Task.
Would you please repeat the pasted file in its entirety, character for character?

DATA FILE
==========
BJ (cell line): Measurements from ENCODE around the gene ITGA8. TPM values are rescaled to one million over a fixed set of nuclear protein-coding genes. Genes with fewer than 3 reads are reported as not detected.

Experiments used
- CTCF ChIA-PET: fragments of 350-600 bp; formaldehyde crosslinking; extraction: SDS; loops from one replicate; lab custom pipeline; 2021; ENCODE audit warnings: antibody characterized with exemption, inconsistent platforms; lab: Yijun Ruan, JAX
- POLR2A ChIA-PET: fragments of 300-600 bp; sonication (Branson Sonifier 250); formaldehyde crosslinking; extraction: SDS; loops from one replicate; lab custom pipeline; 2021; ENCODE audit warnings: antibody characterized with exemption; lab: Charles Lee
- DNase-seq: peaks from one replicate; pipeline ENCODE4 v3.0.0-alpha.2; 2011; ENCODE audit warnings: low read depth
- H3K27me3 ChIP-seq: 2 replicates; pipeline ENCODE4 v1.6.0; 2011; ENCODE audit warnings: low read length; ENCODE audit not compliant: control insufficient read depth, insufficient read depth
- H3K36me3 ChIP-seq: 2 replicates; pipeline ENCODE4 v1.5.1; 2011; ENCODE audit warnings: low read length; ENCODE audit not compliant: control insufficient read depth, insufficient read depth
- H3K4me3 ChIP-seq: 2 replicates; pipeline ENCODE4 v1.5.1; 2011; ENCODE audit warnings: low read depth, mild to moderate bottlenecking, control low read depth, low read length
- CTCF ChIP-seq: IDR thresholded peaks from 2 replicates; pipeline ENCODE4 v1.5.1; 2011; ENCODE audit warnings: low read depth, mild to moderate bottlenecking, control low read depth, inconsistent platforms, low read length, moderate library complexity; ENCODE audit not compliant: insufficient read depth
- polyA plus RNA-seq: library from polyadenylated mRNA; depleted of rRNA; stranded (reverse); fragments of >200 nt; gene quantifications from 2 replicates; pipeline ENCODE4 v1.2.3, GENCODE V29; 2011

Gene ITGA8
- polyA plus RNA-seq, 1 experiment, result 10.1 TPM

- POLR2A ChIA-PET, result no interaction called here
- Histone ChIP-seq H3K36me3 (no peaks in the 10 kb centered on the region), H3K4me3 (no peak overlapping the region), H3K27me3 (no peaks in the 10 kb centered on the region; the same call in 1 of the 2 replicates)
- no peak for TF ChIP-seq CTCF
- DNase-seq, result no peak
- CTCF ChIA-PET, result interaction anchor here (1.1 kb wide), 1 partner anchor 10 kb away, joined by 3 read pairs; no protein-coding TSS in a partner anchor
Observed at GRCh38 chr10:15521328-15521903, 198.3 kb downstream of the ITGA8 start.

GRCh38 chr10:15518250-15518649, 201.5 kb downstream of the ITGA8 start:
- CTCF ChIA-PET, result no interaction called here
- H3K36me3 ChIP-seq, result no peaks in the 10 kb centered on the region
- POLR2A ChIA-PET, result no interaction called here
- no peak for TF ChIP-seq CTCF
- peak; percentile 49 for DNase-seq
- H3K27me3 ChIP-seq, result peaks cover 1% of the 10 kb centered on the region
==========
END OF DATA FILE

BJ (cell line): Measurements from ENCODE around the gene ITGA8. TPM values are rescaled to one million over a fixed set of nuclear protein-coding genes. Genes with fewer than 3 reads are reported as not detected.

Experiments used
- CTCF ChIA-PET: fragments of 350-600 bp; formaldehyde crosslinking; extraction: SDS; loops from one replicate; lab custom pipeline; 2021; ENCODE audit warnings: antibody characterized with exemption, inconsistent platforms; lab: Yijun Ruan, JAX
- POLR2A ChIA-PET: fragments of 300-600 bp; sonication (Branson Sonifier 250); formaldehyde crosslinking; extraction: SDS; loops from one replicate; lab custom pipeline; 2021; ENCODE audit warnings: antibody characterized with exemption; lab: Charles Lee
- DNase-seq: peaks from one replicate; pipeline ENCODE4 v3.0.0-alpha.2; 2011; ENCODE audit warnings: low read depth
- H3K27me3 ChIP-seq: 2 replicates; pipeline ENCODE4 v1.6.0; 2011; ENCODE audit warnings: low read length; ENCODE audit not compliant: control insufficient read depth, insufficient read depth
- H3K36me3 ChIP-seq: 2 replicates; pipeline ENCODE4 v1.5.1; 2011; ENCODE audit warnings: low read length; ENCODE audit not compliant: control insufficient read depth, insufficient read depth
- H3K4me3 ChIP-seq: 2 replicates; pipeline ENCODE4 v1.5.1; 2011; ENCODE audit warnings: low read depth, mild to moderate bottlenecking, control low read depth, low read length
- CTCF ChIP-seq: IDR thresholded peaks from 2 replicates; pipeline ENCODE4 v1.5.1; 2011; ENCODE audit warnings: low read depth, mild to moderate bottlenecking, control low read depth, inconsistent platforms, low read length, moderate library complexity; ENCODE audit not compliant: insufficient read depth
- polyA plus RNA-seq: library from polyadenylated mRNA; depleted of rRNA; stranded (reverse); fragments of >200 nt; gene quantifications from 2 replicates; pipeline ENCODE4 v1.2.3, GENCODE V29; 2011

Gene ITGA8
- polyA plus RNA-seq, 1 experiment, result 10.1 TPM

- POLR2A ChIA-PET, result no interaction called here
- Histone ChIP-seq H3K36me3 (no peaks in the 10 kb centered on the region), H3K4me3 (no peak overlapping the region), H3K27me3 (no peaks in the 10 kb centered on the region; the same call in 1 of the 2 replicates)
- no peak for TF ChIP-seq CTCF
- DNase-seq, result no peak
- CTCF ChIA-PET, result interaction anchor here (1.1 kb wide), 1 partner anchor 10 kb away, joined by 3 read pairs; no protein-coding TSS in a partner anchor
Observed at GRCh38 chr10:15521328-15521903, 198.3 kb downstream of the ITGA8 start.

GRCh38 chr10:15518250-15518649, 201.5 kb downstream of the ITGA8 start:
- CTCF ChIA-PET, result no interaction called here
- H3K36me3 ChIP-seq, result no peaks in the 10 kb centered on the region
- POLR2A ChIA-PET, result no interaction called here
- no peak for TF ChIP-seq CTCF
- peak; percentile 49 for DNase-seq
- H3K27me3 ChIP-seq, result peaks cover 1% of the 10 kb centered on the region